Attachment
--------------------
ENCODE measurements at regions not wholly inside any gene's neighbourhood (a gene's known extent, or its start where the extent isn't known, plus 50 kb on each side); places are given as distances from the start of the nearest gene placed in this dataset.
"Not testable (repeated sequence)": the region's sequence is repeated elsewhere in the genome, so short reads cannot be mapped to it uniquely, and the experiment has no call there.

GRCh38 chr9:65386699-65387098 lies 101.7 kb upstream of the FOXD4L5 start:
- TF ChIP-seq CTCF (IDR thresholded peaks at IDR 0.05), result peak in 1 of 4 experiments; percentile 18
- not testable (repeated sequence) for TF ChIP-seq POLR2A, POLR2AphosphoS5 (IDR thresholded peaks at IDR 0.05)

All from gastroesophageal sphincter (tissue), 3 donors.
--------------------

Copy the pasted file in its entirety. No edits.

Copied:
ENCODE measurements at regions not wholly inside any gene's neighbourhood (a gene's known extent, or its start where the extent isn't known, plus 50 kb on each side); places are given as distances from the start of the nearest gene placed in this dataset.
"Not testable (repeated sequence)": the region's sequence is repeated elsewhere in the genome, so short reads cannot be mapped to it uniquely, and the experiment has no call there.

GRCh38 chr9:65386699-65387098 lies 101.7 kb upstream of the FOXD4L5 start:
- TF ChIP-seq CTCF (IDR thresholded peaks at IDR 0.05), result peak in 1 of 4 experiments; percentile 18
- not testable (repeated sequence) for TF ChIP-seq POLR2A, POLR2AphosphoS5 (IDR thresholded peaks at IDR 0.05)

All from gastroesophageal sphincter (tissue), 3 donors.